As the publicity says, the Curiosity Rover now on Mars (seen here from a Martian orbiter while descending under its parachute) is the size of a small car, about one ton, roughly comparable to a Mini Cooper. (2,500 lbs). But it is vastly more complicated, able to withstand the environment of launch from earth, and the entry and landing environments of Mars, as well as to operate with no maintenance through the three year or so lifetime of the flight (35 million miles) and surface operation.
Granted that although the environment of space used to frighten designers of spacecraft, it is now seen as fairly benign, since we have learned to control temperatures, orient ourselves, and correct trajectories on route. But the launch, entry, and landing present formidable problems in temperature control, structural design, communications, propulsion, and other areas to the designers of space craft, and the reliabily requirements are off the chart. Also, there is intense competition for being able to fly an instrument on such spacecraft, and launch vehicles are limited, so weight is of extreme importance. The Curiosity includes ten extremely complex scientific experiments in its weight, as well as the ability to move over unknown terrain, generate the necessar power, and communicate with earth.
When I worked at JPL, spacecraft were not nearly as complex, and often failed because we were just learning the game. But even then, we used to wonder about what was with cars. Why did they weigh 2 tons, when all they had to do was move down roads under human control? Why all the structure? It was certainly possible to make sufficiently stiff structure for much less weight Why did they only last for 200,000 miles or so? At 25 miles per hour, that was only 8,000 hours. The Voyager I. shown at the right , was launched 35 years ago (over 300,000 hours) has now traveled over 11 billion miles and is about to be the first object we have made to leave the solar system entirely.
Admittedly, once the Voyager left we humans, with our ability to damage things, it has had a pretty easy ride, and electronics seem to be more reliable than mechanical device, but still……
In the Sept 9 2012 issue of the New York Times, there was a review by Lawrence Ulrich of the Chevrolet Spark, a small car designed, engineered, and built in Korea, which will be sold in the U .S. The reviewer heroically tried to be positive about the car, although he could not help calling it such things as a “demented toaster”, and describing it as a “squashed face carnival buggy”. But right after the review was an article entitled “Taking the ‘Cheap’ Out of the Small Car”. Although the bias toward “big” (read heavy, “luxurious, ”over-powered, and canceling out the feel of the road) still showed, there were indications that car designers are finally closing with the problem of making more efficient and better designed transportation machines. But it did make me wonder. Where did we get this idea of and desire for “luxury” as it is defined in automobiles (and often expensive bordellos)? Why did we decide we didn’t want to hear any noise or feel the road? Why did we decide that we wanted driving to be as automatic as possible, rather than requiring more involvement of we drivers? And finally, how did we get caught in our strange expectations about what transportation machines should be?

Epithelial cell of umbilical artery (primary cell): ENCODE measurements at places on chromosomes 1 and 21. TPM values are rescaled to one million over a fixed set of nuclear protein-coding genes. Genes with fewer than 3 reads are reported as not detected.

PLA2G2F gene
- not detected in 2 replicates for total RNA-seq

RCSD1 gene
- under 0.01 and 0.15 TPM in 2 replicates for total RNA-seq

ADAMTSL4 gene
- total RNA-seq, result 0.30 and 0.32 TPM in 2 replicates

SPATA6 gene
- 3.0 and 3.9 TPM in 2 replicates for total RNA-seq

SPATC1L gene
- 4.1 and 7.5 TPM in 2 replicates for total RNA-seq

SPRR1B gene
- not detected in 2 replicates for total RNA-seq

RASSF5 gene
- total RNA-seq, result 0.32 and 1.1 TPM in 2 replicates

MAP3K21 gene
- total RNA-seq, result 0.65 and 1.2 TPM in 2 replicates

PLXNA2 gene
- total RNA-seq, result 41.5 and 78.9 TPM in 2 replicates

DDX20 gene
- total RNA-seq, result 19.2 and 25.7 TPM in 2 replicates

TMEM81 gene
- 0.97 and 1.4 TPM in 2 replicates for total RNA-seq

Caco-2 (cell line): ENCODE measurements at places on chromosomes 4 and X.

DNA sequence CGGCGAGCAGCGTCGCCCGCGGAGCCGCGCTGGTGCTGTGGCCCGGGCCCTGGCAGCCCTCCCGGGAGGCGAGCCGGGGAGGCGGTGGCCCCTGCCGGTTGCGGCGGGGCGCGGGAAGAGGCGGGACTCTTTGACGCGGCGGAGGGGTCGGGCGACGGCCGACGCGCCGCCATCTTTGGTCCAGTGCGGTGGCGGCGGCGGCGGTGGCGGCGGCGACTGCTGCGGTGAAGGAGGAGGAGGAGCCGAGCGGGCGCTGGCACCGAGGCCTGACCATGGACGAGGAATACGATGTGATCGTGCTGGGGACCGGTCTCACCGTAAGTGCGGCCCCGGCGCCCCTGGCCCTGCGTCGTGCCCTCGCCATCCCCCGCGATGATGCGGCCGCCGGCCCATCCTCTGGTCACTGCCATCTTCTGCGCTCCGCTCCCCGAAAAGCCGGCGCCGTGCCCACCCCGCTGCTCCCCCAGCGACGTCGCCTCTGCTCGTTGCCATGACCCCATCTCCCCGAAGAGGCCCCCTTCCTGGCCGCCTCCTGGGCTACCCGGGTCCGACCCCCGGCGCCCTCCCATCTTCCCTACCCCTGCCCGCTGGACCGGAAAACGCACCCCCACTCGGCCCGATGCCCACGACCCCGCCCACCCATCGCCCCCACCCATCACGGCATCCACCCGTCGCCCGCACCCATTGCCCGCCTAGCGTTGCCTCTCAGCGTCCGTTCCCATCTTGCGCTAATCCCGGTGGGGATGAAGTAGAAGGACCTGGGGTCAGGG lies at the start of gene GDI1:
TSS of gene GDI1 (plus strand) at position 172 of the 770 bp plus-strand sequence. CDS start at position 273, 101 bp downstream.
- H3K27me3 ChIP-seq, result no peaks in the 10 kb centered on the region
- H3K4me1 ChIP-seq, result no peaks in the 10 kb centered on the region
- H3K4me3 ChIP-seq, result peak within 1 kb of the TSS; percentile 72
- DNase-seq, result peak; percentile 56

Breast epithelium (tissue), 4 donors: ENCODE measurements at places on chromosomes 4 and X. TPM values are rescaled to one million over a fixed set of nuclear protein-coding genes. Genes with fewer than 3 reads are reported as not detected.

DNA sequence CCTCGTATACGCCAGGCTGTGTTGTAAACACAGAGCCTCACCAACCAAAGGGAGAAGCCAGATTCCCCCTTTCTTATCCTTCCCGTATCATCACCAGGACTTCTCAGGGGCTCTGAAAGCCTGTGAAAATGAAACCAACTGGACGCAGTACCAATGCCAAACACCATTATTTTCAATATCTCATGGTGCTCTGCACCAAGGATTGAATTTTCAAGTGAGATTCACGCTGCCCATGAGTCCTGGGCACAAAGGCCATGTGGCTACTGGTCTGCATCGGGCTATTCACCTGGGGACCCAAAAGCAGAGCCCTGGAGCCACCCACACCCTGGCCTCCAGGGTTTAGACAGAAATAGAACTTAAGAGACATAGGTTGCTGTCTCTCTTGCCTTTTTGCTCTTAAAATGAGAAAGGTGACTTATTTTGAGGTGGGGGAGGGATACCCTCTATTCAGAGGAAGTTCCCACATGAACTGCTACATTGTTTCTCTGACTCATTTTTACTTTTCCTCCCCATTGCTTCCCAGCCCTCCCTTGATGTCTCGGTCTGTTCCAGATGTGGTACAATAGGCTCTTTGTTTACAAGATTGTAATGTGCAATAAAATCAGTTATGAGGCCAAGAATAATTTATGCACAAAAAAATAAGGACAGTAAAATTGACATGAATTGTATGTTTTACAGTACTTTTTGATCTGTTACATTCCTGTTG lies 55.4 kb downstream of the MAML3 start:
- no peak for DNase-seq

I am still hanging on to a 1975 Alfa Romeo and a !970 Jaguar E-Type that have been in the family a long time and which I am in the process of restoring. They are not all that reliable by modern standards. I certainly don’t drive them between San Francisco and Los Angeles. And my wife’s Acura beats them as far as handling, speed, and yes, luxury, are concerned. But for most of my driving, they will be much more fun. And as for weight, it has become increasingly critical as fuel becomes more expensive and materials become more scarce (do you really think fuel prices will decrease with our new Frac gas? Wait until we add enough tax to repair our failing roads—hello European prices).
Indianapolis race cars weigh about 1500 pounds, are capable of well over 200 miles per hour, and seem to allow drivers to survive horrendous crashes. Can’t we at least make automobiles to go to the grocery store that weigh under a ton and also please Mr Ulrich?